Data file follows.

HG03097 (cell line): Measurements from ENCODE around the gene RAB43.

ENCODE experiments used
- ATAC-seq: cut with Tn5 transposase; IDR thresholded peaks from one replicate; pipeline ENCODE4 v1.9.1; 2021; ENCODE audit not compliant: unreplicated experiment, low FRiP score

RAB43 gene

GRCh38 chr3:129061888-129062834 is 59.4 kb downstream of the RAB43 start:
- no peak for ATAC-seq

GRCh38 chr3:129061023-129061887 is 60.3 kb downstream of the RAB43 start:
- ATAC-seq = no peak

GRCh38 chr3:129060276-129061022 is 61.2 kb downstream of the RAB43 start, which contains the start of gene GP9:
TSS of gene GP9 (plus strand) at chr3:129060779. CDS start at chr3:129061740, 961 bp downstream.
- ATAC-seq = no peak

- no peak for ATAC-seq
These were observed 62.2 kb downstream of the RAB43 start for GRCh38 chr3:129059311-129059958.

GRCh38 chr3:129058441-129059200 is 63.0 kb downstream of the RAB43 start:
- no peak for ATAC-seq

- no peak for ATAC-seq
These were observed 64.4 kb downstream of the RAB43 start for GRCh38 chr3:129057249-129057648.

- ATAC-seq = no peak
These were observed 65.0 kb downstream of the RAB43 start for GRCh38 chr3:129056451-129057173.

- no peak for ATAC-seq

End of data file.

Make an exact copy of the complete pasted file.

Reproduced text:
HG03097 (cell line): Measurements from ENCODE around the gene RAB43.

ENCODE experiments used
- ATAC-seq: cut with Tn5 transposase; IDR thresholded peaks from one replicate; pipeline ENCODE4 v1.9.1; 2021; ENCODE audit not compliant: unreplicated experiment, low FRiP score

RAB43 gene

GRCh38 chr3:129061888-129062834 is 59.4 kb downstream of the RAB43 start:
- no peak for ATAC-seq

GRCh38 chr3:129061023-129061887 is 60.3 kb downstream of the RAB43 start:
- ATAC-seq = no peak

GRCh38 chr3:129060276-129061022 is 61.2 kb downstream of the RAB43 start, which contains the start of gene GP9:
TSS of gene GP9 (plus strand) at chr3:129060779. CDS start at chr3:129061740, 961 bp downstream.
- ATAC-seq = no peak

- no peak for ATAC-seq
These were observed 62.2 kb downstream of the RAB43 start for GRCh38 chr3:129059311-129059958.

GRCh38 chr3:129058441-129059200 is 63.0 kb downstream of the RAB43 start:
- no peak for ATAC-seq

- no peak for ATAC-seq
These were observed 64.4 kb downstream of the RAB43 start for GRCh38 chr3:129057249-129057648.

- ATAC-seq = no peak
These were observed 65.0 kb downstream of the RAB43 start for GRCh38 chr3:129056451-129057173.

- no peak for ATAC-seq